A small molecule blocks aversive memory formation, providing a potential treatment target for depression
Depression is one of the most common mental illnesses in the world, but current anti-depressants have yet to meet the needs of many patients. Neuroscientists from City University of Hong Kong (CityU) recently discovered a small molecule that can effectively alleviate stress-induced depressive symptoms in mice by preventing aversive memory formation with a lower dosage, offering a new direction for developing anti-depressants in the future. “Depression affects millions of individuals worldwide, necessitating more effective treatments. Conventional methods, such as drug therapy with delayed onset of action and psychotherapy, have limitations in yielding satisfactory ...
Plants that survived dinosaur extinction pulled nitrogen from air
DURHAM, N.C. -- Once a favored food of grazing dinosaurs, an ancient lineage of plants called cycads helped sustain these and other prehistoric animals during the Mesozoic Era, starting 252 million years ago, by being plentiful in the forest understory. Today, just a few species of the palm-like plants survive in tropical and subtropical habitats. Like their lumbering grazers, most cycads have gone extinct. Their disappearance from their prior habitats began during the late Mesozoic and continued into the early Cenozoic Era, punctuated by the cataclysmic asteroid impact and volcanic activity that mark the K-Pg boundary 66 million years ago. However, unlike the dinosaurs, somehow a few groups ...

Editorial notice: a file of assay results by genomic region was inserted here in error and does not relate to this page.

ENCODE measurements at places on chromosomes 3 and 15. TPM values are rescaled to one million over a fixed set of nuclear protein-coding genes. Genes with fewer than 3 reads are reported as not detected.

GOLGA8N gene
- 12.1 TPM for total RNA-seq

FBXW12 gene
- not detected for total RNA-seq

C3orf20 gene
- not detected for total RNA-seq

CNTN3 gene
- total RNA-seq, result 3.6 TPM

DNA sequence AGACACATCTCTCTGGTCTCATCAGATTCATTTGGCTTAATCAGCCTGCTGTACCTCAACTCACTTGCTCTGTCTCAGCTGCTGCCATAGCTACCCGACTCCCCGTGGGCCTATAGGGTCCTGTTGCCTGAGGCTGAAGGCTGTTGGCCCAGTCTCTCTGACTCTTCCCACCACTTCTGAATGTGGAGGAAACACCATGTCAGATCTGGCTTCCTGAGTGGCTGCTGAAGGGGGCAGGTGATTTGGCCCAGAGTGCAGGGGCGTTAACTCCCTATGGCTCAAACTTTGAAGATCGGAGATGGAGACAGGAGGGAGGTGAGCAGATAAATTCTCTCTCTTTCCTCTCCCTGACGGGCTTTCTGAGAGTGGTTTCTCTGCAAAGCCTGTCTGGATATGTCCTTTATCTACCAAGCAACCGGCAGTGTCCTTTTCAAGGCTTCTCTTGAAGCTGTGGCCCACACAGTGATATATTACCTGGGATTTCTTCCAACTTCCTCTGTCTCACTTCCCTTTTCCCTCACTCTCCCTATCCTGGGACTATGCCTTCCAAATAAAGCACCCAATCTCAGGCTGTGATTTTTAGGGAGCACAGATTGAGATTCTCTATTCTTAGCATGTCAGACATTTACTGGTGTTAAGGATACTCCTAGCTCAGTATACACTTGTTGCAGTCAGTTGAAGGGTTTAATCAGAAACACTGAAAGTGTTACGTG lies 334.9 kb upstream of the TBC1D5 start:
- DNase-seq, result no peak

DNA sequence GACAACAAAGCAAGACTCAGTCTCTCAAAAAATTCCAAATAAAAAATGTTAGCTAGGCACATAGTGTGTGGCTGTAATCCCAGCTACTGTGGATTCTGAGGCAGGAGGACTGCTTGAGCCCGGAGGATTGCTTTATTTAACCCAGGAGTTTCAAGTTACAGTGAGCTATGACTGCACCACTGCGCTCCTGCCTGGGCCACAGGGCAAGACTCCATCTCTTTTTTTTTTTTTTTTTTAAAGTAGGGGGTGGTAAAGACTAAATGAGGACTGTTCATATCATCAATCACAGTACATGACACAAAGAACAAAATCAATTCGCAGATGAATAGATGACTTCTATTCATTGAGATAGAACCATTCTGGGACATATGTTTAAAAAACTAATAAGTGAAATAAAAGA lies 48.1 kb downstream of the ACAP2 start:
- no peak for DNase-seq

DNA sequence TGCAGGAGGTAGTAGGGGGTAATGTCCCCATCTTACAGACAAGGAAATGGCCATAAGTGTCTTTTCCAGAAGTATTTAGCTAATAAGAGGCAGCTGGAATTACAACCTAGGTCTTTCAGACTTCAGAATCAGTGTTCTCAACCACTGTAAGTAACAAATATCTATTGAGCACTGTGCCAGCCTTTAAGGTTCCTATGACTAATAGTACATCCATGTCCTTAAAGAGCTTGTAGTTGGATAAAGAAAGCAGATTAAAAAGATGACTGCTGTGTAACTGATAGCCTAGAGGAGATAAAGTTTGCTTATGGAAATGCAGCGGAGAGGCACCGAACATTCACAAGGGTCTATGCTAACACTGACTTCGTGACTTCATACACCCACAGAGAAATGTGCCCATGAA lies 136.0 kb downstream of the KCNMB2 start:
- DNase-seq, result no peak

The mind’s eye of a neural network system
WEST LAFAYETTE, Ind. – In the background of image recognition software that can ID our friends on social media and wildflowers in our yard are neural networks, a type of artificial intelligence inspired by how own our brains process data. While neural networks sprint through data, their architecture makes it difficult to trace the origin of errors that are obvious to humans — like confusing a Converse high-top with an ankle boot — limiting their use in more vital work like health care image analysis or research. A new tool developed at Purdue University makes finding those errors as simple as spotting mountaintops from an airplane. “In a sense, if a neural ...